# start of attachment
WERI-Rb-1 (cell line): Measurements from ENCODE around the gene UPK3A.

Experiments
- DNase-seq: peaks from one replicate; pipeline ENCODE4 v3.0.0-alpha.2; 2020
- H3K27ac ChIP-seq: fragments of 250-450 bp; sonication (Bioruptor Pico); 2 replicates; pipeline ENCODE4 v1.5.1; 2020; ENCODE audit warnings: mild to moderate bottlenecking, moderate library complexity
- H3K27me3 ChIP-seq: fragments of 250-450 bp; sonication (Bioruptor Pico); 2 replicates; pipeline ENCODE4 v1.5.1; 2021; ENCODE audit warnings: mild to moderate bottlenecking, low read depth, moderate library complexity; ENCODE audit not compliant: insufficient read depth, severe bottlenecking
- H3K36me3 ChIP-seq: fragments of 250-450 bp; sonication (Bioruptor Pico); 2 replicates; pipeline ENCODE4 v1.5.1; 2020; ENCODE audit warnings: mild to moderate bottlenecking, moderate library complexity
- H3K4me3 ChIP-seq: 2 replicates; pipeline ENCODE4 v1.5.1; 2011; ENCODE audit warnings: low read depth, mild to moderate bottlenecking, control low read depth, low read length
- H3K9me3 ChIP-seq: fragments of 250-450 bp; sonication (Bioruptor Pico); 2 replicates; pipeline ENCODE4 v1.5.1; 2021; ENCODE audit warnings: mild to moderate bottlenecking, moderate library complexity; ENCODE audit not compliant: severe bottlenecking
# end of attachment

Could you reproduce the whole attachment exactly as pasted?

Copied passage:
WERI-Rb-1 (cell line): Measurements from ENCODE around the gene UPK3A.

Experiments
- DNase-seq: peaks from one replicate; pipeline ENCODE4 v3.0.0-alpha.2; 2020
- H3K27ac ChIP-seq: fragments of 250-450 bp; sonication (Bioruptor Pico); 2 replicates; pipeline ENCODE4 v1.5.1; 2020; ENCODE audit warnings: mild to moderate bottlenecking, moderate library complexity
- H3K27me3 ChIP-seq: fragments of 250-450 bp; sonication (Bioruptor Pico); 2 replicates; pipeline ENCODE4 v1.5.1; 2021; ENCODE audit warnings: mild to moderate bottlenecking, low read depth, moderate library complexity; ENCODE audit not compliant: insufficient read depth, severe bottlenecking
- H3K36me3 ChIP-seq: fragments of 250-450 bp; sonication (Bioruptor Pico); 2 replicates; pipeline ENCODE4 v1.5.1; 2020; ENCODE audit warnings: mild to moderate bottlenecking, moderate library complexity
- H3K4me3 ChIP-seq: 2 replicates; pipeline ENCODE4 v1.5.1; 2011; ENCODE audit warnings: low read depth, mild to moderate bottlenecking, control low read depth, low read length
- H3K9me3 ChIP-seq: fragments of 250-450 bp; sonication (Bioruptor Pico); 2 replicates; pipeline ENCODE4 v1.5.1; 2021; ENCODE audit warnings: mild to moderate bottlenecking, moderate library complexity; ENCODE audit not compliant: severe bottlenecking